Alan Garner and the Green Knight

A late Christmas present from fantasy writer Alan Garner! (I’m so happy I could cry!) Garner reviews a new translation of Gawain and the Green Knight, but also reveals his previously untold (to me, anyway) contribution to scholarship — ie, being able to read the thing easily, because all the weird words are still used back around his home. And introducing his professor to his even deeper-in-dialect Dad.

Also, you can visit the Green Chapel, because it’s still exactly where the poet set it!

And we get side-by-side different modern translations of the same bit of Gawain and the Green Knight, with Garner providing the only version in his own dialect — the poem’s home dialect. Revealing and stunning!!

Why didn’t everybody link to this back in December? Or did they, and I missed it?

Honestly, run and don’t walk to read this mini-article. It is the neatest thing I’ve seen in months.

(And if you’ve never read anything by Alan Garner, get thee to the library and read. The Weirdstone of Brisingamen, The Moon of Gomrath, Elidor, The Owl Service, Red Shift… they grow increasingly different from other fantasies as they grow more melancholy and reluctant to settle for easy answers. Even when they depress you, though, they are definitely worth a read for their strange and melancholy beauty, and the solidity of their settings.)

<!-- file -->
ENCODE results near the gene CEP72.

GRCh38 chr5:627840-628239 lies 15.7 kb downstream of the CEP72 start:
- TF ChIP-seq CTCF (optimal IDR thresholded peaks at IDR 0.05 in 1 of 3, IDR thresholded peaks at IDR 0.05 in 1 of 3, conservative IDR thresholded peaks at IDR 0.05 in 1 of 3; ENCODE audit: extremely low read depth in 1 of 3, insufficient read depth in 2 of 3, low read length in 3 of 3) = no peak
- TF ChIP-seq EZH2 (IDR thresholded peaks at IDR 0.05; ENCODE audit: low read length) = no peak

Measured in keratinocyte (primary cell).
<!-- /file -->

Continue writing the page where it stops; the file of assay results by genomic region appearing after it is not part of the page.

1 Comment

Filed under fandom, History, Recommendations, Translations

One response to “Alan Garner and the Green Knight

  1. I can’t help wishing Garner would publish his own translation of Gawain, though after ‘Thursbitch’ came out he suggested that he’s now working on two novels in tandem – and he’s been researching the connections between Cheshire and New England in the 17th century, which may have something to do with them…

    Anyway, if you want to know more about Garner’s family and the Gawain poet, he’s written on it at greater length in ‘The Voice That Thunders’, which is a wonderful collection of his non-fiction.

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